Thursday, May 15, 2014

Day 1: First Impressions at Lompoc Camp

Our first minutes at the camp are filled with bustle and commotion, yelling and questions and fist bumps. I only remember snippets:

Being led to a bunk. "This is yours," the guard grunts, pointing up at a tiny steel cot perched atop another cot high above the floor.

"How will I sleep on that?" I wonder. "What if I fall off?

Cries of "Wassup," and "We got us some fish".

Not sure if the cries are directed at me. Apparently today's new crop of convicts is bigger than usual. It's as if the anthill's been stirred up.

A tall, middle-aged man with a big gut walks over. "At least you're white," he says to me in greeting. 
I've never been told that before. It's not exactly something I feel I should take credit for.

"Yeah, that I am," I answer. "So are you."

"This is my bunk," he says, pointing to the lower steel slab. "You're my bunkie."

He seems nice enough - I am white after all - but I begin to panic that I'm housed with some sort of neo-Nazi.  He holds out his fist.

"What's he doing?" I wonder. Moves it toward me. I'm a little slow, a little out of touch. Finally I get it: fist bump, the universal prison handshake. I raise my fist in reply.

My Aryan bunkie ponies up some stuff for me: holey sweatpants 4 sizes too big, some shorts that could fit a cow. But I'm not complaining. I appreciate the gesture: he's trying to welcome me. 

Someone hands me some more stuff - i don't see who: toilette paper, a thin brown blanket, a towel. I'm at a loss what to do next so decide to make my cot. Needless to say, I struggle. The bunk is about 6 feet in the air and only several feet wide. Every time I try to slip on the sheet, the paper-thin mattress slides off and falls. I realize that there's no pillow.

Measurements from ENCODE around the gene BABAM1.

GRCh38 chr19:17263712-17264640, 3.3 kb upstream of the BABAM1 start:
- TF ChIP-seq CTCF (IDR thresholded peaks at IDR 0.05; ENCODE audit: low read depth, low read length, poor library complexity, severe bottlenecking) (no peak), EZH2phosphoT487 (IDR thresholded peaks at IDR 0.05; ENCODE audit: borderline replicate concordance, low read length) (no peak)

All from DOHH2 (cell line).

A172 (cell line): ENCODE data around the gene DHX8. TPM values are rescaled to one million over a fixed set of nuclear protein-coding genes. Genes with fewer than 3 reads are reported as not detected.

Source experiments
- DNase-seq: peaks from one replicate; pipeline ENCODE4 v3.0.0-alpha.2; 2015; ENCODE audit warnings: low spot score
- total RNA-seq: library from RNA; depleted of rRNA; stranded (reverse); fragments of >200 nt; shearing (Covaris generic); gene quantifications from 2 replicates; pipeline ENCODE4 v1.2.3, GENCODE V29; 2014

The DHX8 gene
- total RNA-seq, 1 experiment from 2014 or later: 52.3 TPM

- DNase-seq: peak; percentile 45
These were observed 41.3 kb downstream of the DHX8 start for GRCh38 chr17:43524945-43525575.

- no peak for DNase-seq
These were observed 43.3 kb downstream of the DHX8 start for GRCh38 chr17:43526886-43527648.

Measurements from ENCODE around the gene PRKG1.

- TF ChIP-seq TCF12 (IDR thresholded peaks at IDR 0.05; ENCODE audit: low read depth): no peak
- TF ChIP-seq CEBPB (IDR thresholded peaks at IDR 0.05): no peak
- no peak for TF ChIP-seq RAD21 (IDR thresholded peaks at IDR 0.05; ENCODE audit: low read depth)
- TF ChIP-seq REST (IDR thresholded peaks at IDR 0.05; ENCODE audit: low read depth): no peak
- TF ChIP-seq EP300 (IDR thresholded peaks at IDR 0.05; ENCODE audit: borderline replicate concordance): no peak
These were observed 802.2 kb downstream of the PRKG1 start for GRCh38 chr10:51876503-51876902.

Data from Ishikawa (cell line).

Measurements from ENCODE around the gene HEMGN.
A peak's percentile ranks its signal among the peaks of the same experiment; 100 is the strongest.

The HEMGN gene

My Aryan bunkie laughs, takes charge. He shows me how to knot the sheet and tuck in the thin blankets.

Just as we finish the guard returns. "Time to move."

"What?" Aryan asks. "He just got here." 

"Mixup somewhere," he grunts.

The guard points to another bunk toward the front of the room. Another top bunk. Lower bunks are reserved for old-timers, a sign of prestige. I also notice that I'm being transferred to the Hispanic part of town. I'm not at all racist but have heard enough of prisonhouse race relations to be at least somewhat nervous. A short fat man with brown skin and closely cropped black hair smiles at me. I smile back. We bump fists.

"Gordo," he says.

I remember enough Spanish from high school to know that this means "fatty". A fitting name.

Just in case, I ask, "Is that your name?"

"Yes," he says as he gestures toward a folding chair beneath the bunk. "Use this if want," he says.

I don't understand the significance but say thank you. Later, I learn that he's inviting me into his house, bidding me to feel welcome. He's a long-termer and there are a lot of subtleties of prison-house culture (i.e., all of them) that I do not understand. He hands me some super-spicy Cheetos topped with hot-pepper sauce.

I decline.

He insists.

I try one. My face turns red, my throat burns. I feel welcome, I guess. I wonder if I should be suspicious.  Something inside me tells me no. 

I climb, wobbly and unsteady, to my bunk. Stare about. The place is hustle and bustle; cramped; bunks stacked floor to ceiling, no open space but a narrow path through the center. It reminds me of an overpacked airport after a storm. I can't imagine a day in this place, let alone a month, or a year, or two. My sentence stretches out in front of me like all eternity. I want to walk away, leave, escape, get out.  I feel isolated, cut off from the world. I don't yet understand the culture, the words, the rules, the rhythm of my new world. It's like moving to a new country....a country called 'hell'.

The hardest part is that, although there are a ton of rules, nothing is written down. Inmates pelt me with hours and rules and times. Be here, do this, don't do that. I wonder how I'll remember them all. I begin to write things down: time for lunch, where I can walk, where not, what to wear and when. How to wear your ID (inside your shirt so that it's hidden-go figure!). Some of these rules I learn by breaking them: my fellow inmates are great traffic cops, it's better to be stopped by them than by the gestapo guards.

Time out. To be continued tomorrow.

Originally Published 5/15/2014. Re-posted 1/14/2017

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